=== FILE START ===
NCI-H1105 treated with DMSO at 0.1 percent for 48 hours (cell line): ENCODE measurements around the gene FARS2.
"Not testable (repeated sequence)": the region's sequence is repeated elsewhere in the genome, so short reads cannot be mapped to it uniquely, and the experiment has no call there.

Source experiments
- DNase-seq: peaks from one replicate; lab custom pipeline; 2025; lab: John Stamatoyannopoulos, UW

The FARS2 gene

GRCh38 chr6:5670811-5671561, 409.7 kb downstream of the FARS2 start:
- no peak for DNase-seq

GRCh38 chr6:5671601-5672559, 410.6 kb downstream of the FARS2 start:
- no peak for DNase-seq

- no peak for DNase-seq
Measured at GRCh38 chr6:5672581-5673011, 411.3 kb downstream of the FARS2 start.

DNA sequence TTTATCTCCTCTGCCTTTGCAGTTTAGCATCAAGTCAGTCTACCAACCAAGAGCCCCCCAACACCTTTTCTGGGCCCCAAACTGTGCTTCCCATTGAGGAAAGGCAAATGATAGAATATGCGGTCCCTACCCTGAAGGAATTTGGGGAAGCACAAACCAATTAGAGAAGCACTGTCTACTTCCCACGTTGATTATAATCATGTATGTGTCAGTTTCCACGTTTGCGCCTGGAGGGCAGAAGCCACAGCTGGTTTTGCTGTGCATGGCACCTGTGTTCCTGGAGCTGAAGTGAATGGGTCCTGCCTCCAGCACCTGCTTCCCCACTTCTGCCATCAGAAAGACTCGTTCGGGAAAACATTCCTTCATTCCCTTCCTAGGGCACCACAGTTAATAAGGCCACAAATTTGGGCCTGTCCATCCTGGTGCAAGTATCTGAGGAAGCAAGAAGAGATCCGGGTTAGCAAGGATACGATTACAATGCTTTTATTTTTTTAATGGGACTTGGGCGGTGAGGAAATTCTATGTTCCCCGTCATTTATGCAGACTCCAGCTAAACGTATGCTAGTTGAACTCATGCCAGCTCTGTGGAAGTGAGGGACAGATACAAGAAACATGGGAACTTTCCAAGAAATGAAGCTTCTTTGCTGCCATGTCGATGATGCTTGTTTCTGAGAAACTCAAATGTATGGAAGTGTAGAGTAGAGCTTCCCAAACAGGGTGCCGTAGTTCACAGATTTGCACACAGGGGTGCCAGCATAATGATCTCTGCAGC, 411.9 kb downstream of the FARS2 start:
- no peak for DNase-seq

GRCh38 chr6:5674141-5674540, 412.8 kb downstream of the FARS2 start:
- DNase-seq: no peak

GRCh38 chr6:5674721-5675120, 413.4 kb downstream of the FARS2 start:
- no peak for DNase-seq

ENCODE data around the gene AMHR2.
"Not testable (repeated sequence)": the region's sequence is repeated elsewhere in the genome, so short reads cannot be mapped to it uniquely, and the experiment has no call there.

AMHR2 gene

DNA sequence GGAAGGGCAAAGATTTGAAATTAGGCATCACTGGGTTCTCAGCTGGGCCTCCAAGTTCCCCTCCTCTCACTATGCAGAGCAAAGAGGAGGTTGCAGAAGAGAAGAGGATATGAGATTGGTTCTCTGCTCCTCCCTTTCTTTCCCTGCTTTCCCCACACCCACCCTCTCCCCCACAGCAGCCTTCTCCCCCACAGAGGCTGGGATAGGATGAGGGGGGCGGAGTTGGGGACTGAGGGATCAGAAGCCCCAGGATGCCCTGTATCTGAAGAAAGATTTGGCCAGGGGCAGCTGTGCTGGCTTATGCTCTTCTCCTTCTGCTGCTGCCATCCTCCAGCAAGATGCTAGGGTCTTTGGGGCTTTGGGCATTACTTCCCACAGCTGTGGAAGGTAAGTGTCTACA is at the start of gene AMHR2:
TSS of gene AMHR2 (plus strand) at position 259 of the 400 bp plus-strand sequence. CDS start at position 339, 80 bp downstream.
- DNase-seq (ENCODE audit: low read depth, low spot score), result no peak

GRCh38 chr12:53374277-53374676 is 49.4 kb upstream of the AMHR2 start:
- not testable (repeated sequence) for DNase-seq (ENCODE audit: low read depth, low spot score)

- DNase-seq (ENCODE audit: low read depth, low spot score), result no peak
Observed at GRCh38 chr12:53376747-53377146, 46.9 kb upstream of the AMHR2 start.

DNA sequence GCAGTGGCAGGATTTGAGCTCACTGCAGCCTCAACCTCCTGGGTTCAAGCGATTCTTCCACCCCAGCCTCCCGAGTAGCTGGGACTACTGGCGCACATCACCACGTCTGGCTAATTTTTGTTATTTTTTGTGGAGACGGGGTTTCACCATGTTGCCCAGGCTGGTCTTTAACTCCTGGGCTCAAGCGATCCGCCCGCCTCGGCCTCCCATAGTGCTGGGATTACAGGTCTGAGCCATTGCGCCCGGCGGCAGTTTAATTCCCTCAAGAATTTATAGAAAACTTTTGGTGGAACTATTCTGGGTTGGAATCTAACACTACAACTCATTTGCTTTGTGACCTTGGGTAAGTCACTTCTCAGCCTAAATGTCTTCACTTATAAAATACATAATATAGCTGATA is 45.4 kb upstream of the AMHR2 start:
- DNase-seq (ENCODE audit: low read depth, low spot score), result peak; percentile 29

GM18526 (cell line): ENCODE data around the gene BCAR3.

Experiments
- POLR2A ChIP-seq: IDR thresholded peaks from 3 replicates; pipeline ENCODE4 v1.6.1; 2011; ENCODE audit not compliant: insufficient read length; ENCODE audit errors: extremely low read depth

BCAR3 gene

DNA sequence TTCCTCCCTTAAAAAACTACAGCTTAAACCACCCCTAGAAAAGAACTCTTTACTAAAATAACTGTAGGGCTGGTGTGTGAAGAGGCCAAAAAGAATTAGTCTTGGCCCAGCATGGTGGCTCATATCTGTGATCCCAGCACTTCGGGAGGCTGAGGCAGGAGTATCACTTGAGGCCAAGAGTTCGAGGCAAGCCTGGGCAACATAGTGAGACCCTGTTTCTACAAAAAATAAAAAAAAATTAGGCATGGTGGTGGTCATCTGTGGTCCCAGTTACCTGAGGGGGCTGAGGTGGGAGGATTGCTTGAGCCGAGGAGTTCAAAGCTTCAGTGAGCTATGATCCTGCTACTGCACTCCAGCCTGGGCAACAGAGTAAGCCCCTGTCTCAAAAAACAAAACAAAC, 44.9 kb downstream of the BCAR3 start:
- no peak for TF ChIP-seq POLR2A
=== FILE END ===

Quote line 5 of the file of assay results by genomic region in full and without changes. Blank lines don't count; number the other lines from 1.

The FARS2 gene